Is Billie Holiday one of the 100 greatest women of rock and roll?
What about Mahalia Jackson? Tammy Wy-nette? Ella Fitzgerald?
Not rock and rollers, you say? Well, what do you know? Because each of these legendary singers has a place in VH1's "100 Greatest Women of Rock and Roll," a five-part series airing on the cable channel this week.
Jazz singer Holiday, in fact, is No. 6 on the list, perched right between singer/songwriter Joni Mitchell (No. 5) and Pretenders leader Chrissie Hynde (No. 7). Gospel great Jackson (No. 78) flanks another Jackson, R&B; star Janet (No. 77) and folk-rockers the Indigo Girls. Country legend Wynette (No. 73) is sandwiched between rapper Queen Latifah (No. 72) and soul singer Anita Baker (No. 74). And Fitzgerald (No. 13), one of jazz's greatest virtuosos, is ranked above velvet-voiced Stevie Nicks (No. 14), but below Blondie's Debbie Harry (No. 12).
While we're on the subject, let's talk about those rankings. That Aretha Franklin tops the list is no surprise -- no woman in rock has enjoyed such enduring popularity and impact as the Queen of Soul. Likewise, Tina Turner and Janis Joplin, the second and third singers on the list, are such undeniable legends that it would be unimaginable to have a list of great rock and roll women without putting them in the Top Five.
But does Bonnie Raitt belong at No. 4? Sure, she's talented, popular and influential, but is she really superior to Mitchell, Madonna (No. 8) or Carole King (No. 10)?
For that matter, what is rough-voiced rocker Joan Jett (No. 32) doing six positions above Motown diva Diana Ross (No. 38)? How did ragged punk rockers Hole (No. 68) top the polished pop of ABBA (No. 70) and the pioneering new wave of the Go-Go's (No. 78)?
And are we really to believe that German chanteuse Nico (No. 87), Sonic Youth bassist Kim Gordon (No. 91), and Breeders frontwoman Kim Deal (No. 98) are in fact greater than megastars Mariah Carey, Shania Twain or Celine Dion -- none of whom even made the Top 100?
Who came up with this list, anyway?
A lot of rock and roll women, actually. VH1 hasn't released a list of all the voters, but among those ranking the 100 Greatest Women in Rock were Lauryn Hill, Harry, former Ronnette Ronnie Spector, and Lilith Fair founder Sarah McLachlan, as well as some non-musical celebrities, including actress Sandra Bullock, director Penny Marshall, and writer/ activist Gloria Steinem.
"We wanted women to vote for women," says Lauren Zalaznick, executive producer for the series. As she explains it, VH1's "100 Greatest Women" project was envisaged as a sequel to its 1998 series "The 100 Greatest Artists in Rock."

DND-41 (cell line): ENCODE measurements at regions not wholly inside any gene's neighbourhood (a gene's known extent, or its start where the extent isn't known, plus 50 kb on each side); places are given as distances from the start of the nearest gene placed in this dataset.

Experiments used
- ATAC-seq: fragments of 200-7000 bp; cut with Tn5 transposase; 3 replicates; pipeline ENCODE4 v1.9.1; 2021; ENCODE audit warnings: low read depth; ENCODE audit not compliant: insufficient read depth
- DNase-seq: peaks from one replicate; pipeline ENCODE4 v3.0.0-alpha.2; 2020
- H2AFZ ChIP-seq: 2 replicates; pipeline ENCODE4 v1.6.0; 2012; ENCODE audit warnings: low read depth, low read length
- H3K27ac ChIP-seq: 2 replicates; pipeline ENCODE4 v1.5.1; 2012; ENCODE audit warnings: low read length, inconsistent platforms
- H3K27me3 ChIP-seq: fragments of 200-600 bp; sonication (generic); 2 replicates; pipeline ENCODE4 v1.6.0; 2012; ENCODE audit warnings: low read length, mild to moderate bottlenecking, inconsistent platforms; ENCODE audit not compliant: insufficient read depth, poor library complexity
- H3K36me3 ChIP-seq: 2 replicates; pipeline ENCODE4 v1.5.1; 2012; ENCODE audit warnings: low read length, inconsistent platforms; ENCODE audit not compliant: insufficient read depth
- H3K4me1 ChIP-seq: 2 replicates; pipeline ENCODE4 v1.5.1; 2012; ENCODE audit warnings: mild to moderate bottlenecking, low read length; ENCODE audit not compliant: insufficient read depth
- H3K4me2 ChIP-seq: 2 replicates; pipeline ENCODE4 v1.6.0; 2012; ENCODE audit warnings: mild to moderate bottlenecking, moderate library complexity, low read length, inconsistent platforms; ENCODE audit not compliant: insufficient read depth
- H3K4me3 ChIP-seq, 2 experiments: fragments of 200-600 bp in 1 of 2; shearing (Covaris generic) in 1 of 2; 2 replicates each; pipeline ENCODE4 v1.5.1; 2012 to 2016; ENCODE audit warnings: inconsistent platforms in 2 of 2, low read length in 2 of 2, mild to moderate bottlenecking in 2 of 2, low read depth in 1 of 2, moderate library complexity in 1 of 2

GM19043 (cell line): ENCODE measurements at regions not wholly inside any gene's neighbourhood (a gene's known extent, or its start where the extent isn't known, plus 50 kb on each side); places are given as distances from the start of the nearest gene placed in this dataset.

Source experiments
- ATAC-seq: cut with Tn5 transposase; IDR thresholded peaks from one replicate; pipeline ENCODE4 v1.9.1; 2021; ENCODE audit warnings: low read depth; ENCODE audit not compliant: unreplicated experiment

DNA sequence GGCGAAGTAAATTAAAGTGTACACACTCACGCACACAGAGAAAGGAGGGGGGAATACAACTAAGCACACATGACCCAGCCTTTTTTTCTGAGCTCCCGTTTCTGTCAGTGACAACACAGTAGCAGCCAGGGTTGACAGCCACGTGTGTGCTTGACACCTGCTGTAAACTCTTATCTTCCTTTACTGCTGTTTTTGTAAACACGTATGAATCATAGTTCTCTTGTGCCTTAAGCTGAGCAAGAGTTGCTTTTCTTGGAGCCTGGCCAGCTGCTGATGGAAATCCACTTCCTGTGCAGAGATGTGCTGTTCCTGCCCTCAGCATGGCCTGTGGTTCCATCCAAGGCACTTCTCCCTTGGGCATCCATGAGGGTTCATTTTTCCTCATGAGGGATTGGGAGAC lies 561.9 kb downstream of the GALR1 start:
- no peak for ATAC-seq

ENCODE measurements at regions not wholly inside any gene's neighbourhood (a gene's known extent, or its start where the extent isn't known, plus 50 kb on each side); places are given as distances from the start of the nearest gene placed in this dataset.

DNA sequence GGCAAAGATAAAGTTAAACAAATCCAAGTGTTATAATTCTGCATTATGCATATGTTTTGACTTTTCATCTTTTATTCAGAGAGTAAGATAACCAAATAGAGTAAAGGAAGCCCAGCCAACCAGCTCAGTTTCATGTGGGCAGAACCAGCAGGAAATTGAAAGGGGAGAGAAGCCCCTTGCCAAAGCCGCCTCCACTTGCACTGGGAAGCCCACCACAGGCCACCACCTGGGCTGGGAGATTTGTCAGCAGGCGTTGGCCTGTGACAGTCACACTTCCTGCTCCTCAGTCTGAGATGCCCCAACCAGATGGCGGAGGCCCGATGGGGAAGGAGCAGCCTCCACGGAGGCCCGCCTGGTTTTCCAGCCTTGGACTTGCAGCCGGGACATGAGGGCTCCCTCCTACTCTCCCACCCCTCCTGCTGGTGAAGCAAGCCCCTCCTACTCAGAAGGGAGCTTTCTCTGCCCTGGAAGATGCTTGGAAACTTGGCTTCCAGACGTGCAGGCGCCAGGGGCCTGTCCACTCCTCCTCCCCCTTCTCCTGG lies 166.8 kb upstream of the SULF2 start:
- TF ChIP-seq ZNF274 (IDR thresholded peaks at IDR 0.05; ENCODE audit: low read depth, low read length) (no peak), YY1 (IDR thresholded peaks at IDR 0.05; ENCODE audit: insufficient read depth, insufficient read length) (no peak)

"We took all the women artists who had been sent ballots for 'The 100 Greatest Artists,'" she says. "We added any [major woman musician] who had come up since, and then we decided to open it up to the most influential, powerful, substantive women in a number of industries. That included women in politics, women in film, women in sports, women in the arts and women in the music industry."
In all, something over 100 women voted for the 100 Women. Each was sent a ballot, and asked to rank their 100 favorites. Each vote was then weighted ("Your No. 1 choice gets 100 points, your No. 2 choice gets 99 points, etc.," says Zalaznick). VH1 then tabulated the results, and assembled the TV shows.
Zalaznick isn't bothered by the fact that this "rock and roll" list includes quite a few singers who didn't rock.
"The fact that people took to heart the influences of their lives, as listeners or as musicians [was compelling]," she says. "It was an immediate recognition of influence, and that was borne out in the interviews." Indeed, each segment alternates performance footage with soundbites from rockers singing the praises of the 100.
Besides, she says, the term "rock and roll" is meant very loosely with this series. "We couldn't say 'The 100 Greatest Women of Rock and Pop and Blues and Hip-Hop and Soul and Punk,' " she says. "Doesn't work."
Zalaznick adds that even though the "100 Greatest Women" is VH1's show, the music channel makes no claims about the list. "We made a decision," she says. "It was extremely important for VH1 not to vote on this ballot."
That may explain why many of VH1's favorite women aren't on the "100 Greatest" list. For instance, several stars of the "VH1 Divas" shows didn't make the 100, including Carey, Dion and Twain.
Nonetheless, Wayne Isaak -- VH1's executive vice president of music and chief diva wrangler -- is not worried.
"We had ce-lebrity voters, and it was completely their call," he says. "When Debbie Harry, Lauryn Hill, Penny Marshall and Gloria Steinem vote, they vote for the people who influenced them. And in the case of Mariah, Shania and Celine, I'm not surprised that they weren't inspirers of these women."
"There's nothing to argue about," adds Zalaznick. "It wasn't us."
Actually, there's plenty to argue about with the list -- but then, that's kind of the point. "You can argue, 'Gee, how could Karen Carpenter be higher than Sinead O'Connor? That's ridiculous!' " says Zalaznick.
"But those kinds of things make for a great television special. You're sticking around because you can't believe you want to see that Dolly Parton package."
VH1's "The 100 Greatest Women in Rock and Roll" will air Monday through Friday at 10 p.m. on VH1.
The VH1 Top 10
The Top 10 finishers in VH1's poll of the "100 Greatest Women of Rock and Roll":
1. Aretha Franklin
2. Tina Turner
3. Janis Joplin
4. Bonnie Raitt
5. Joni Mitchell
6. Billie Holiday
7. Chrissie Hynde
9. Annie Lennox
10. Carole King
Pub Date: 07/25/99